x86_64 Assembly Quick Reference ("Cheat Sheet")

Instructions (identical to x86)

mov src,dest
Move data between registers, load immediate data into registers, move data between registers and memory.
mov $4,%eax  # Load constant into eax
mov %eax,%ebx  # Copy eax into ebx
mov %ebx,123  # Copy ebx to memory address 123
push src
Insert a value onto the stack.  Useful for passing arguments, saving registers, etc.
push %ebp
pop dest
Remove topmost value from the stack.  Equivalent to "mov (%esp),dest; add $4,%esp"
pop %ebp
call func
Push the address of the next instruction and start executing func.
call print_int
Pop the return program counter, and jump there.  Ends a subroutine.
add src,dest
add %ebx,%eax # Add ebx to eax
mul src
Multiply eax and src as unsigned integers, and put the result in eax.  High 32 bits of product go into eax.
mul %ebx #Multiply eax by ebx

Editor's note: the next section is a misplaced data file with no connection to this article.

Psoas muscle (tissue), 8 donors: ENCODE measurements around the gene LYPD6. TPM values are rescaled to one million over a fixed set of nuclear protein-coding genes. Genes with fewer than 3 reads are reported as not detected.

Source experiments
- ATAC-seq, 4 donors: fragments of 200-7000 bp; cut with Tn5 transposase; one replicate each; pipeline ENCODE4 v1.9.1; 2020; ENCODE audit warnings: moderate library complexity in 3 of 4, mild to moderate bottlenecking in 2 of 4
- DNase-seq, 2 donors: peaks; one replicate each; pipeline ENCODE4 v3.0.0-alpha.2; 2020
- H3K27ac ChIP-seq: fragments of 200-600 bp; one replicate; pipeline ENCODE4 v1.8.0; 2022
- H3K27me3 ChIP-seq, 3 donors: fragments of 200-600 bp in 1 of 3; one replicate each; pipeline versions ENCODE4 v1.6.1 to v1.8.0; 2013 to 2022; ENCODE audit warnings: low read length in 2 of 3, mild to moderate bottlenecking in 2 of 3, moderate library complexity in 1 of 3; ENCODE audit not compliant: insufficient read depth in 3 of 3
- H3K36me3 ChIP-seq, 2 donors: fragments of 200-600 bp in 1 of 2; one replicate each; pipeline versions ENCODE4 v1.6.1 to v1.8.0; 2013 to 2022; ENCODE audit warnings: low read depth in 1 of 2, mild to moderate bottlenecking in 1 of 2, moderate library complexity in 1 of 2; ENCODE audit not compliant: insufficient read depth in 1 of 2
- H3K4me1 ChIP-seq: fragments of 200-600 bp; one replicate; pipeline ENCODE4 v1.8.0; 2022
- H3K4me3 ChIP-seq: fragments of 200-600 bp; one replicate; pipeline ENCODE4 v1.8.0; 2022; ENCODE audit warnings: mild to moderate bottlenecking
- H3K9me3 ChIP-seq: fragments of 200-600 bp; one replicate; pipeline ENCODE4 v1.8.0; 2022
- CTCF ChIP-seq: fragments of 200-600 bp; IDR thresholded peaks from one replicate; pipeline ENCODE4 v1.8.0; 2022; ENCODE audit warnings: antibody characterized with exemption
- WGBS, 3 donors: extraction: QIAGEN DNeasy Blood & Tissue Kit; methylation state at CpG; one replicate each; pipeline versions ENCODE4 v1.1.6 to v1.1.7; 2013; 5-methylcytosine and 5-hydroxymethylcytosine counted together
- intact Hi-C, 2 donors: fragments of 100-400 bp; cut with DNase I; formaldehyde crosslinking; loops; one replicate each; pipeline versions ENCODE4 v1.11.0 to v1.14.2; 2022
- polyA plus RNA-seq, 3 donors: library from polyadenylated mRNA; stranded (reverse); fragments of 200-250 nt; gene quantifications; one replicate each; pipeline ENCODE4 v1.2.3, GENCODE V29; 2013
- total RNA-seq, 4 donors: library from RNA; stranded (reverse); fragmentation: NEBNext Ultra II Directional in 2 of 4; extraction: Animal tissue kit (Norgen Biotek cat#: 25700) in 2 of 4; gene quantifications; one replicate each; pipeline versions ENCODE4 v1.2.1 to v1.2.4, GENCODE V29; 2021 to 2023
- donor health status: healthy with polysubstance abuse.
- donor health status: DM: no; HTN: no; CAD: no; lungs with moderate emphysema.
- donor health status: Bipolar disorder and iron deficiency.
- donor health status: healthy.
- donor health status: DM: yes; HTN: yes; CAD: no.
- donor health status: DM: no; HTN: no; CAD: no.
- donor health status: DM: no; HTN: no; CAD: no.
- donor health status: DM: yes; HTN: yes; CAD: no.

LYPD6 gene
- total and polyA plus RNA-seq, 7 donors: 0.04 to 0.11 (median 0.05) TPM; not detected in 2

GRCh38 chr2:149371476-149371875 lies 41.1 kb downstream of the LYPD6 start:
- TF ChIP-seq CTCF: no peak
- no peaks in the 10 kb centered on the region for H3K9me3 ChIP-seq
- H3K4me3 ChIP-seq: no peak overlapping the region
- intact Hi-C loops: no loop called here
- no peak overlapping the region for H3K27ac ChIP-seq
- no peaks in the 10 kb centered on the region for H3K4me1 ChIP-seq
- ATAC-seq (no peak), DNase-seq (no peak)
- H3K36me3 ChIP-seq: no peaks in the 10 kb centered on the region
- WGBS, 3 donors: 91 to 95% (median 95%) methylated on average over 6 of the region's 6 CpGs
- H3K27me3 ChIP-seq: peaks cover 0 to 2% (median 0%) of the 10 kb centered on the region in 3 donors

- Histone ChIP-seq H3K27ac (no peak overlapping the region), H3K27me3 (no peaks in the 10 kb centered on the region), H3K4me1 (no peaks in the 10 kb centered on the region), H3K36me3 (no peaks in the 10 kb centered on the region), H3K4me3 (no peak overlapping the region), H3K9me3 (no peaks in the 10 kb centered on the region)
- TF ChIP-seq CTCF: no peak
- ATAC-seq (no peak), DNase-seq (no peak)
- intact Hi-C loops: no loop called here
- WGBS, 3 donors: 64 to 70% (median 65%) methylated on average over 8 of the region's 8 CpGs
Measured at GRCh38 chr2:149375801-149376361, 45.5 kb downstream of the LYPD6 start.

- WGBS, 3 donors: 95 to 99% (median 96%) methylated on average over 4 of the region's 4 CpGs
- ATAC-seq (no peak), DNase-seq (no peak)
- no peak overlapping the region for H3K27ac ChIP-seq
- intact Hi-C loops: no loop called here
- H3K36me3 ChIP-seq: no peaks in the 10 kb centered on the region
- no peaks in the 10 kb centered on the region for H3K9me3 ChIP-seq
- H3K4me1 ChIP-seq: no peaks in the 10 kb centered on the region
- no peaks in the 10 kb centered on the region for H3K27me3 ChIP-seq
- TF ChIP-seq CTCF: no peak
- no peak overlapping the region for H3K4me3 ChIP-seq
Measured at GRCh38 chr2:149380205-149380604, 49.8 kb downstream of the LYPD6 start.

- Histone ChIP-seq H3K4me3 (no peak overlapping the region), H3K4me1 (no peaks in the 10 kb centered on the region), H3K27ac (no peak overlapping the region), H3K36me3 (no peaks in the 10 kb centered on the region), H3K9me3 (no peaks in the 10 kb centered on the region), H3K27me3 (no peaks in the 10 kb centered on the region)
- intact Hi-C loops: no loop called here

jmp label Goto the instruction label:.  Skips anything else in the way. jmp post_mem
mov %eax,0 # Write to NULL!
post_mem: # OK here...
cmp a,b

Compare two values.  Sets flags that are used by the conditional jumps (below).  WARNING: compare is relative to *last* argument, so "jl" jumps if b<a!
cmp $10,%eax  
jl label Goto label if previous comparison came out as less-than.  Other conditionals available are: jle (<=), jeq (==), jge (>=), jg (>), jne (!=), and many others. jl loop_start  # Jump if eax<10

Stack Frame

(Normally not needed)

Constants, Registers, Memory

Constants MUST be preceeded with "$".  "$12" means decimal 12; "$0xF0" is hex.  "$some_function" is the address of the first instruction of the function.  WARNING: a bare "12", "0xF0", or "some_function" dereferences the expression like it was a pointer!
Registers MUST be preceeded with "%".  "%eax" means register eax.
Memory access (use register as pointer): "(%esp)".  Same as C "*esp".
Memory access with offset (use register + offset as pointer): "4(%esp)".  Same as C "*(esp+4)".
Memory access with scaled index (register + another register * scale): "(%eax, %ebx, 4)".  Same as C "*(eax+ebx*4)".


64-bit: %rax, %r8
32-bit: %eax, %r8d  (plus zero extension)
16-bit: %ax, %r8w
8-bit: %al, %r8b
%rsp is the stack pointer
The stack frame pointer isn't used very often.
Return value in %rax (or %eax)
Arguments are in %rdi, %rsi,%rdx, %rcx,%r8d,%r9d, and then on the stack (in the usual order)

See sandpile.org for an opcode map.

O. Lawlor, ffosl@uaf.edu
Up to: Class Site, CS, UAF